Mark consisting of geographical indication registered for wines


The examiner of the Lithuanian State Patent Bureau has accepted applicant Soto de Torres SLU’s arguments that the mark IBERICOS was distinctive for wines and did not describe the geographical origin of the goods.

On February 2 2011 the examiner had refused to extend protection of the international word mark IBERICOS (Registration 1011787) to Lithuania, holding that it lacked distinctive character and described the geographic origin of goods.

The examiner stated that the mark consists of the Spanish word ‘Ibericos’, which means ‘Iberians’ in English; the Iberian peninsula is located in southwest Europe and includes Spain and Portugal. Therefore, the mark identified that the goods were connected to the Iberian peninsula or its inhabitants, and indicated the geographical origin of the goods. A sign which consists of a geographical indication cannot be registered as a trademark. The mark at issue did not contain any other elements which could add distinctive character to it and, therefore, it could not distinguish the goods of the applicant from those of other undertakings.

The applicant filed a request for re-examination. It argued that the sign applied for could not be held to be descriptive in relation to the goods at issue (“wines”), as the word ‘Ibericos’ had nothing to do with the goods. The applicant explained that the word ‘Ibericos’ could be linked to various Iberian tribes who lived in the historical regions of the Old World: the Iberian peninsula (modern day Spain and Portugal), Caucasian Iberia (an ancient Georgian Kingdom) or the Iberia theme (an ancient Byzantine province). Thus, the word could not be linked to a specific geographical place or their inhabitants.

The applicant further argued that the word ‘Ibericos’ was not descriptive of “wines”, as it could describe only a human being. Therefore, the word did not describe the goods and/or their characteristics, and had not become generic or common for the registered goods. Moreover, the addition of the letter ‘S’ to the word ‘Iberico’ (‘Iberian’) gave the mark a minimal distinctive character, which allowed consumers to distinguish the goods bearing the mark from those of other undertakings (see Eurocool Logistik v OHIM (Case T‑34/00)).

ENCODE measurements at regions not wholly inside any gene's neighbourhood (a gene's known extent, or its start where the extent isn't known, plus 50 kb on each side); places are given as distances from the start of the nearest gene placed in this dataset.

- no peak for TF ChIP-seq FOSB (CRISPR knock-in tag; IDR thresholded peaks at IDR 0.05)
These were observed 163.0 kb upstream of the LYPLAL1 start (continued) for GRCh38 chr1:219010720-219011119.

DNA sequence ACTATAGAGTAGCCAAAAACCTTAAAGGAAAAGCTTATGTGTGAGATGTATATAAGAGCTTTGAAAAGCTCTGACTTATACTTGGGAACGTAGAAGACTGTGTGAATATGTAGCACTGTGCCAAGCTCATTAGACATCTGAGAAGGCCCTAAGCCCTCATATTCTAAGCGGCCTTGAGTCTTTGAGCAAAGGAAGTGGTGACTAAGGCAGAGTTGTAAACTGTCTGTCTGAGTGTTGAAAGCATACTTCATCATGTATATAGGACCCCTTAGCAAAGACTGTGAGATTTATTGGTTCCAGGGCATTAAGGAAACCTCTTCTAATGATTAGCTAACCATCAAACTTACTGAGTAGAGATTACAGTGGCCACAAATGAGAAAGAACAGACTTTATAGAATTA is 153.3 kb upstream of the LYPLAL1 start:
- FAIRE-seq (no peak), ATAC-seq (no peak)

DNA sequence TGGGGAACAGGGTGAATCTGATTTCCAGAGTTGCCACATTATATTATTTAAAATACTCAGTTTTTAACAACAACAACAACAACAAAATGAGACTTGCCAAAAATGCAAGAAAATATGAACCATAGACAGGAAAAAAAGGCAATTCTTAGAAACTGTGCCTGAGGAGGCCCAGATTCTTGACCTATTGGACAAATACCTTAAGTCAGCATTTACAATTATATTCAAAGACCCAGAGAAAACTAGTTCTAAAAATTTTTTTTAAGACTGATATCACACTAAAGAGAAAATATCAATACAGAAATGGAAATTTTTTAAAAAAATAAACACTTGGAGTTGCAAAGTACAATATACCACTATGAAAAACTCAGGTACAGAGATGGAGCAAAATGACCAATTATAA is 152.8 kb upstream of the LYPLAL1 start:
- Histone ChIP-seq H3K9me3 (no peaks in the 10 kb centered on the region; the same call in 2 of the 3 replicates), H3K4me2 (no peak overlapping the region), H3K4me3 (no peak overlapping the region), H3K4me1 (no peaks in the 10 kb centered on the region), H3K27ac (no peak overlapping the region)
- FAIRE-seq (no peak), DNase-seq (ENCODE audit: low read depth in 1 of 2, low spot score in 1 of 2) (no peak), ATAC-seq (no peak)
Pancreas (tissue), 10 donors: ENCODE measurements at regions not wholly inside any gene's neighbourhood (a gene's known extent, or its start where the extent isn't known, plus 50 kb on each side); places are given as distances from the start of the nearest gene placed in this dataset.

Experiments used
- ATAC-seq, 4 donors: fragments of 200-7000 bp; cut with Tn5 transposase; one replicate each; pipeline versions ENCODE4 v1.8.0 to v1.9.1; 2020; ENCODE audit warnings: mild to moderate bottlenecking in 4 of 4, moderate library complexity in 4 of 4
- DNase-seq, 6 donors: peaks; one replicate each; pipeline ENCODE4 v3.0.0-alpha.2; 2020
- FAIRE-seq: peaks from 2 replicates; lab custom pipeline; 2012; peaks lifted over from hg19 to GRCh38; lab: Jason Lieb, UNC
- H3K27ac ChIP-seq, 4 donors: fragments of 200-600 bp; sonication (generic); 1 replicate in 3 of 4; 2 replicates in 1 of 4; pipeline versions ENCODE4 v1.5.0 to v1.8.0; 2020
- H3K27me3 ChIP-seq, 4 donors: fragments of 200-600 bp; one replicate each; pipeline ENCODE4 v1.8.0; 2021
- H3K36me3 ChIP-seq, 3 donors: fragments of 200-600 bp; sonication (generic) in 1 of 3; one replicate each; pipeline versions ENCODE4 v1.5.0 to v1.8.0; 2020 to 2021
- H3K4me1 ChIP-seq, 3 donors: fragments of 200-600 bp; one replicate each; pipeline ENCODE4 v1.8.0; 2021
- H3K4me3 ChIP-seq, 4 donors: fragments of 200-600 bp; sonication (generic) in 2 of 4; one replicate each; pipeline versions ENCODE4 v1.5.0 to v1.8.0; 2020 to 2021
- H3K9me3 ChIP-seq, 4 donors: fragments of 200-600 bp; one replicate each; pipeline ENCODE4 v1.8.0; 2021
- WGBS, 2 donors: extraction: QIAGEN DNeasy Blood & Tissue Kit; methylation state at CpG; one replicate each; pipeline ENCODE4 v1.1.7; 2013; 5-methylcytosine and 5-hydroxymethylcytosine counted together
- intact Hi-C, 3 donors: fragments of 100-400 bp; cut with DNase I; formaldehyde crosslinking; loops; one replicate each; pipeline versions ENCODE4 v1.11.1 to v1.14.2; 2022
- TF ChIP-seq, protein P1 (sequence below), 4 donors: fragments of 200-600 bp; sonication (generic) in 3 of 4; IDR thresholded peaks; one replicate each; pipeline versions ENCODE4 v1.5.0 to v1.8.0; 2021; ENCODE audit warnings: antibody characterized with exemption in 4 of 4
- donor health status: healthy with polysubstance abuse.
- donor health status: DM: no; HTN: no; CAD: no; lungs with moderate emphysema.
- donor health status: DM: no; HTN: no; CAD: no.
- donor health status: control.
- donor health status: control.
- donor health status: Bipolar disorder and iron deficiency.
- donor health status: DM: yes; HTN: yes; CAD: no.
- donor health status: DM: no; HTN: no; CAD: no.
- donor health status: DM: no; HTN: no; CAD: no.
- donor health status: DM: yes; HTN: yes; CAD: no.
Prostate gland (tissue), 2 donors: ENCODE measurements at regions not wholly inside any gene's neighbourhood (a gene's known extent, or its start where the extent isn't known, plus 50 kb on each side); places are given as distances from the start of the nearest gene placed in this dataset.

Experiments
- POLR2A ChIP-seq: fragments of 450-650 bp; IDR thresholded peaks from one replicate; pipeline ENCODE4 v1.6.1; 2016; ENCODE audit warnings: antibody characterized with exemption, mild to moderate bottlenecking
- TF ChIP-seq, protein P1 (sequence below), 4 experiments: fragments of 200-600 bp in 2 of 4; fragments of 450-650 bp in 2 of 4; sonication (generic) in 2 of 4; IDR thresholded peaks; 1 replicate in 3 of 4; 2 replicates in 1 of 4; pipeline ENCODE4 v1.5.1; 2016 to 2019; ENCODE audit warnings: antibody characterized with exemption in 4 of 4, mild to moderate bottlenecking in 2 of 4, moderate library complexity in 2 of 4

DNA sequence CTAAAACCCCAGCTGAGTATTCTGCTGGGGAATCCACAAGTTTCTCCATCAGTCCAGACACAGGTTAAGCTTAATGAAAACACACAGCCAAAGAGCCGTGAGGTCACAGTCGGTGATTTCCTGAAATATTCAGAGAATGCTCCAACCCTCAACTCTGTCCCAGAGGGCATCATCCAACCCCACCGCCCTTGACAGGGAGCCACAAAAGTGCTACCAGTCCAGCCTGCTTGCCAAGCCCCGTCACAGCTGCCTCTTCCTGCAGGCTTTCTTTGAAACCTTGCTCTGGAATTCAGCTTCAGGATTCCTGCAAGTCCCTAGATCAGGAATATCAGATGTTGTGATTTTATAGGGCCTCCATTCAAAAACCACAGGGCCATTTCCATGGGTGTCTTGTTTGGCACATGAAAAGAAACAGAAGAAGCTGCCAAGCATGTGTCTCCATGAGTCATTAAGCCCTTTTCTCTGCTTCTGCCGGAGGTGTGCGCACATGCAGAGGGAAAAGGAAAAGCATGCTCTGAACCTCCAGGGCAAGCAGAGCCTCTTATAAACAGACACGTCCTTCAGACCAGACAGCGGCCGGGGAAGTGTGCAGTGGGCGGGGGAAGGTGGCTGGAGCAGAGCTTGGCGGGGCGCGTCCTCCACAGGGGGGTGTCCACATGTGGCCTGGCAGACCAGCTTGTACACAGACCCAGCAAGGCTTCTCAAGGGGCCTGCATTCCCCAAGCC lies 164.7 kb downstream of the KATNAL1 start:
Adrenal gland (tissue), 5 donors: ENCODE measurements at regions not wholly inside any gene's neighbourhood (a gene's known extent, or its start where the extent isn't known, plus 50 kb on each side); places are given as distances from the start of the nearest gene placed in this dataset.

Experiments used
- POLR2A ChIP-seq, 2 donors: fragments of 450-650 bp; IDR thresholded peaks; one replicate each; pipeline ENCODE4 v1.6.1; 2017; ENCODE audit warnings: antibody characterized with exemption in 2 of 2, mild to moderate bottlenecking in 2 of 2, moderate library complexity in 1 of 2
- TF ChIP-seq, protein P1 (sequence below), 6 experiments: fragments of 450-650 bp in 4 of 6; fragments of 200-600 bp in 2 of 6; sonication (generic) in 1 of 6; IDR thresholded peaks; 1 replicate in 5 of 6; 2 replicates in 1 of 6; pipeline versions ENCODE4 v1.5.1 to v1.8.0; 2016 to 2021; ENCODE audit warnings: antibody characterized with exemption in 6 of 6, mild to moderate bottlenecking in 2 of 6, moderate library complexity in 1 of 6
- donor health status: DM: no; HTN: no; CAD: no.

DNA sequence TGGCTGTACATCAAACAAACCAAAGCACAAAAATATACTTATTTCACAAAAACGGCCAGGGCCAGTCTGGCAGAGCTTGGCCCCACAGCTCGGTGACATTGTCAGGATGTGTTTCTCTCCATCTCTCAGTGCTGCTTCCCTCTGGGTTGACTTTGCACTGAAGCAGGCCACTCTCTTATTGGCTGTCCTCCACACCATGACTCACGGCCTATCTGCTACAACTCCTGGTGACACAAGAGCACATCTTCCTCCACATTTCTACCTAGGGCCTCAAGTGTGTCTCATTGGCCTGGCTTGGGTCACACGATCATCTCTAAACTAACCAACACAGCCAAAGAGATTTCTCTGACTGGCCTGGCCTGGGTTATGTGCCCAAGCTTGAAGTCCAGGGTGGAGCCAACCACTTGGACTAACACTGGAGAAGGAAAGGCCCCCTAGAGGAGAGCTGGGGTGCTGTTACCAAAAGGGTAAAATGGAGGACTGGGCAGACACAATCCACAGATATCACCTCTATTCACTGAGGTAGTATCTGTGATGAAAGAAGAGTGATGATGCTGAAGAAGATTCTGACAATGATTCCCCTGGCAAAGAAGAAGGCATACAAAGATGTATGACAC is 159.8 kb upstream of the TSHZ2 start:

In accordance with the Office for Harmonisation in the Internal Market’s guidelines on trademark examination, a three-step test should be carried out and the following questions should be asked when deciding whether a sign consisting of a geographical indication can be registered as a trademark:

  • Is the sign known as a geographical term?
  • Is the sign understood and perceived by consumers as a geographical place in connection with the claimed goods or services, and is it possible to establish a direct or indirect link between the claimed goods and a certain territory, region or place?
  • Does the sign relate to the quality, reputation and other essential characteristics of the goods due to their geographical origin?

For example, the EU General Court has allowed the registration of the mark PORT-LOUIS (Port-Louis being the capital city of Mauritius). The court found that it had not been shown that the city of Port-Louis was well known, or that it was likely to become well known, among the relevant public with regard to the manufacture or sale of household textile articles, and that the relevant public was unlikely to believe that the category of goods concerned originated from Port-Louis (see Rewe-Zentral AG v OHIM (Case T-230/06)).

Analysing the answers to the above test, it was not possible to relate any features of the goods bearing the IBERICOS mark, such as their quality, reputation and any other essential characteristics, with a certain geographical territory, taking into account that a possible meaning of the mark referred to historical tribes.

In addition, the applicant filed evidence that the mark IBERICOS had been registered in other countries in Europe and worldwide. The applicant also argued that its international trademark IBERICO (Registration 975648) was granted protection in Lithuania on August 11 2008 for alcoholic beverages in Class 33 of the Nice Classification.

Further, the applicant provided evidence that it had used the mark IBERICOS continuously for wines, and that the Ibericos wine is recognised and known by consumers and experts in Lithuania.

Based on the foregoing, the examiner concluded that the mark IBERICOS could be registered as a trademark and, on May 30 2012, the mark was granted protection in Lithuania.

Ausra Pakeniene, AAA Baltic Service Company - Law Firm, Vilnius

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